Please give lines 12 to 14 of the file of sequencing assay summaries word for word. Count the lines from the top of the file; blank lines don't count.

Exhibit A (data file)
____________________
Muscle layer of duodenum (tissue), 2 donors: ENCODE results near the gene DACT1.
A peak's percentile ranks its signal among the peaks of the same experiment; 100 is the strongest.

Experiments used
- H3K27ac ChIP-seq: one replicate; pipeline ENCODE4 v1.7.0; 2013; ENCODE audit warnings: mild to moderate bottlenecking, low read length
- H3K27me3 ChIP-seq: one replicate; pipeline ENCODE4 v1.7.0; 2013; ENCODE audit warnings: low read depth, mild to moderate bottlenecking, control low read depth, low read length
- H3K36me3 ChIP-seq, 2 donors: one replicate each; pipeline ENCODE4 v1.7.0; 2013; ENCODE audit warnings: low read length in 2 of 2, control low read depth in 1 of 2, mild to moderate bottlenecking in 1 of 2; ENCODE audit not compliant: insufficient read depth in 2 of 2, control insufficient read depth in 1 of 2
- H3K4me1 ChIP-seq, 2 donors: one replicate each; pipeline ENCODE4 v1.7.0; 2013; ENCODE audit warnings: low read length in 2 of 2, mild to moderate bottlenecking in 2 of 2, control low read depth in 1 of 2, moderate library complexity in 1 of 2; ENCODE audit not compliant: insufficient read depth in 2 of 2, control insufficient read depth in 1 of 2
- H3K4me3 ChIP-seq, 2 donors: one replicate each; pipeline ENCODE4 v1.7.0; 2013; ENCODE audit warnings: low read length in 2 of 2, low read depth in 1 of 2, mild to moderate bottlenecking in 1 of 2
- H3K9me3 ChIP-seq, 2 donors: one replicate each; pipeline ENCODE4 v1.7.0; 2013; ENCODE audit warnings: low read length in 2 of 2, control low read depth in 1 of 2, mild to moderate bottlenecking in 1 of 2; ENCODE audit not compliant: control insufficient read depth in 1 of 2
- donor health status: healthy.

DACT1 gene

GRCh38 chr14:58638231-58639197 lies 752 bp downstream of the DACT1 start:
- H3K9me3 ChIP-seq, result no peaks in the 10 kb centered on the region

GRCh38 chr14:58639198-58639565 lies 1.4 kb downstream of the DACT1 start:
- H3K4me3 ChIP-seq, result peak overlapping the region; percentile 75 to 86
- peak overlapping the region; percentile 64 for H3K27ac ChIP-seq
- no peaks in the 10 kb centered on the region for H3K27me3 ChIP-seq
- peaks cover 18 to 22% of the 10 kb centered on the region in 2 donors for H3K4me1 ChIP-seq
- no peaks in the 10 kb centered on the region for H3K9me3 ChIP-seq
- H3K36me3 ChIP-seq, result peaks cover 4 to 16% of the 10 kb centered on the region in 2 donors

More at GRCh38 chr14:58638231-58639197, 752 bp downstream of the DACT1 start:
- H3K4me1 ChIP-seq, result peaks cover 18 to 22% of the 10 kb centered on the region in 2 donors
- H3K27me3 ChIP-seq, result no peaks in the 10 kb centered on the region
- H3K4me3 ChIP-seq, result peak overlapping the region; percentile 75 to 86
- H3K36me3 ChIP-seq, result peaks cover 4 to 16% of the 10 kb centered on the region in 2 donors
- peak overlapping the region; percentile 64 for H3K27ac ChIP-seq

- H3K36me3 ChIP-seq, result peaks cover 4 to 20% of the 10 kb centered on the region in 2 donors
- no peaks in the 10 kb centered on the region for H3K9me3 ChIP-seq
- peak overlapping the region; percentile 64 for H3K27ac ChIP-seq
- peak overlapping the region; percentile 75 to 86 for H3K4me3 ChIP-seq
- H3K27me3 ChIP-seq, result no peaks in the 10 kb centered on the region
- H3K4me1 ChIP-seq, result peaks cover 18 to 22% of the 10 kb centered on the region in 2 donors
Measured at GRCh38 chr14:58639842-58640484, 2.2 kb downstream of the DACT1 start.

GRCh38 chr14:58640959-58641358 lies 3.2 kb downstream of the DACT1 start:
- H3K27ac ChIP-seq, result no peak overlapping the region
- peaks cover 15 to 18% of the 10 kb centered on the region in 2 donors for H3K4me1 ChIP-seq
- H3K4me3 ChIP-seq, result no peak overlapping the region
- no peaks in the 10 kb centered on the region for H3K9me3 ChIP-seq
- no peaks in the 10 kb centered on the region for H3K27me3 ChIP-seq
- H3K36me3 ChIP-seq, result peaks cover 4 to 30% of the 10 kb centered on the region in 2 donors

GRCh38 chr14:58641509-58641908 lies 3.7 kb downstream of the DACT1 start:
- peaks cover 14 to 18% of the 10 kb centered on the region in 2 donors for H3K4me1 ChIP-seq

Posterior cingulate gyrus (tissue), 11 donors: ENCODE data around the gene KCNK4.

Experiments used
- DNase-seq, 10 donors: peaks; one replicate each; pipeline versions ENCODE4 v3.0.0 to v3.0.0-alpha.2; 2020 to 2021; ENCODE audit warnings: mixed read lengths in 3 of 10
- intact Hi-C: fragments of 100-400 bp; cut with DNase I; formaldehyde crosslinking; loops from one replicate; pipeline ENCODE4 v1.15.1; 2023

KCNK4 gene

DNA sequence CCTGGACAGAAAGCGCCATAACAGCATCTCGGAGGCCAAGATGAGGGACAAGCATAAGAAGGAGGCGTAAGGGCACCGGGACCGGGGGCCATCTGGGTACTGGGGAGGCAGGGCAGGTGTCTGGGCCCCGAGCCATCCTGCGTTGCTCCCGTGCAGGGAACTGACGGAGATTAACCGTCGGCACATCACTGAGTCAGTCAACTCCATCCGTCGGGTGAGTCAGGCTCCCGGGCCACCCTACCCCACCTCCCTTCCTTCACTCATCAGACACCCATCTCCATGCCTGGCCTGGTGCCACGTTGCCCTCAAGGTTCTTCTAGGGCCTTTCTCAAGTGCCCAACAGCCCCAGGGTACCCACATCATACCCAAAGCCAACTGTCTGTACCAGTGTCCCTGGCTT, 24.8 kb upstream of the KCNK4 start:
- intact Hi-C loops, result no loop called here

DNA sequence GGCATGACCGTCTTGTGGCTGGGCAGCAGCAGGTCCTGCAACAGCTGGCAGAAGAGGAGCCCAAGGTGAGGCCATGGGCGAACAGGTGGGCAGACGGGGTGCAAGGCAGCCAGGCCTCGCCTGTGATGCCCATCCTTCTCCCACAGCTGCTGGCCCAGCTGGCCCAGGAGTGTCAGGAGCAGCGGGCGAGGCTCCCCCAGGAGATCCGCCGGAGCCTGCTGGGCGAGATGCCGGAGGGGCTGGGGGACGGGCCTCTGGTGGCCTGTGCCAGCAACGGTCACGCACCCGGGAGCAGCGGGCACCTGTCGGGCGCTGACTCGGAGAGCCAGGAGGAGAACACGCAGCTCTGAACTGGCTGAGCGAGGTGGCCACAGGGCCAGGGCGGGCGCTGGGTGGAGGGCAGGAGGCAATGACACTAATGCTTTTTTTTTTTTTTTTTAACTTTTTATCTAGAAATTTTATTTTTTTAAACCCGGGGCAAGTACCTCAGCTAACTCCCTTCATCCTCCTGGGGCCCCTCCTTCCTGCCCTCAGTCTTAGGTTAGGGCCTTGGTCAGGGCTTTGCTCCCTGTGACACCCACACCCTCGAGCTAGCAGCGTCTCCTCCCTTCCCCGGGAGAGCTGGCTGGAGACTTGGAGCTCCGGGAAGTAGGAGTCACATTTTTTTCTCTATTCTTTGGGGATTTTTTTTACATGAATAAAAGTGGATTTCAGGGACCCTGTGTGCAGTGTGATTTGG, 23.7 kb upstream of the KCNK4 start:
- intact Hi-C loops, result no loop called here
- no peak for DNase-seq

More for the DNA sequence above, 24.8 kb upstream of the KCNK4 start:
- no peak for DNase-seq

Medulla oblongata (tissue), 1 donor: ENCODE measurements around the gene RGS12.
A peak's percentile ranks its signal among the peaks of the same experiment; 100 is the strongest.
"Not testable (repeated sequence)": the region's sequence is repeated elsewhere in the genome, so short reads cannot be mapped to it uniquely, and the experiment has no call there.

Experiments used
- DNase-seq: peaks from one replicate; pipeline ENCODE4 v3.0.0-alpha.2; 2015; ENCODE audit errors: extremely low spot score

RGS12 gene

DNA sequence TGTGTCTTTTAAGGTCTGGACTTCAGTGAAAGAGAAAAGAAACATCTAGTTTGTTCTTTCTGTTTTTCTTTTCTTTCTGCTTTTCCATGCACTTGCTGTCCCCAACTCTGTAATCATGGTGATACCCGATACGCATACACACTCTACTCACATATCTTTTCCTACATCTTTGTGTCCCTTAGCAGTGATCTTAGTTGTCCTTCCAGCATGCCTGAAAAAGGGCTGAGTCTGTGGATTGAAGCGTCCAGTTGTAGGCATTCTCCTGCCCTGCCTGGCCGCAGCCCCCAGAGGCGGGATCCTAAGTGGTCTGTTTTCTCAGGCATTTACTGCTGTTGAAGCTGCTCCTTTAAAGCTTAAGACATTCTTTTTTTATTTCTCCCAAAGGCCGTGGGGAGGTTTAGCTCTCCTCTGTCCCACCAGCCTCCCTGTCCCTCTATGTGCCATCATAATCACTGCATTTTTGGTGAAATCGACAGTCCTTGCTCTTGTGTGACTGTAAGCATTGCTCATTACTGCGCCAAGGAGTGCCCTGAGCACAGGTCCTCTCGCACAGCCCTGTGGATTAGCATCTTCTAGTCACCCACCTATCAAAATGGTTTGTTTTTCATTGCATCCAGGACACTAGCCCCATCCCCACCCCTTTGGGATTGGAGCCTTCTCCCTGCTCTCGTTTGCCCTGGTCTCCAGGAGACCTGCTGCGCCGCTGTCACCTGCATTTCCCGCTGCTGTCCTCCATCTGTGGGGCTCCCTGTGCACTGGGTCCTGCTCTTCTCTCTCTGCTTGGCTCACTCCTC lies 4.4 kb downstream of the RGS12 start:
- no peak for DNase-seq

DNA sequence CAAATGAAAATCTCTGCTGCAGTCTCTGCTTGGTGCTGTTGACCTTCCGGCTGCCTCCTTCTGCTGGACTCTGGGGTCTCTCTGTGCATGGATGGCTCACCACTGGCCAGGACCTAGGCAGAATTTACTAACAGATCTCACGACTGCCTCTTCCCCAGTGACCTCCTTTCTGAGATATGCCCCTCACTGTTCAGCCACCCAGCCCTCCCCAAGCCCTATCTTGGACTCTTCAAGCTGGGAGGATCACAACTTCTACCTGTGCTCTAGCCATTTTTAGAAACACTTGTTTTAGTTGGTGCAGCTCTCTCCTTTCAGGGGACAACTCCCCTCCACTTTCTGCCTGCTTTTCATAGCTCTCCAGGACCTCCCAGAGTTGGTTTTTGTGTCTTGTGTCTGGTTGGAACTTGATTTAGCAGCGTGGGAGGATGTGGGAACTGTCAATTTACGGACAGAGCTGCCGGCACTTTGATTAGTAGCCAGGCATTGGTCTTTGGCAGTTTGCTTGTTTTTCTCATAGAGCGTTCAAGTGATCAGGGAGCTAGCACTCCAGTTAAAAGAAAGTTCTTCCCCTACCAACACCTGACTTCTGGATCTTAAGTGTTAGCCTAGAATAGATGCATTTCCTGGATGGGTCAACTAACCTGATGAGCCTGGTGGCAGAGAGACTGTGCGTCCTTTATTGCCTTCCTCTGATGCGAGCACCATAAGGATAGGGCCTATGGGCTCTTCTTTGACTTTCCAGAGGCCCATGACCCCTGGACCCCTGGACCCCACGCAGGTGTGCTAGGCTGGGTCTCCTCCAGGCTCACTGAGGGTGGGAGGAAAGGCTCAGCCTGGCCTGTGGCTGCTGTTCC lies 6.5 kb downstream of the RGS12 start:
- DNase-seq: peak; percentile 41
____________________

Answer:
GRCh38 chr14:58638231-58639197 lies 752 bp downstream of the DACT1 start:
- H3K9me3 ChIP-seq, result no peaks in the 10 kb centered on the region

GRCh38 chr14:58639198-58639565 lies 1.4 kb downstream of the DACT1 start: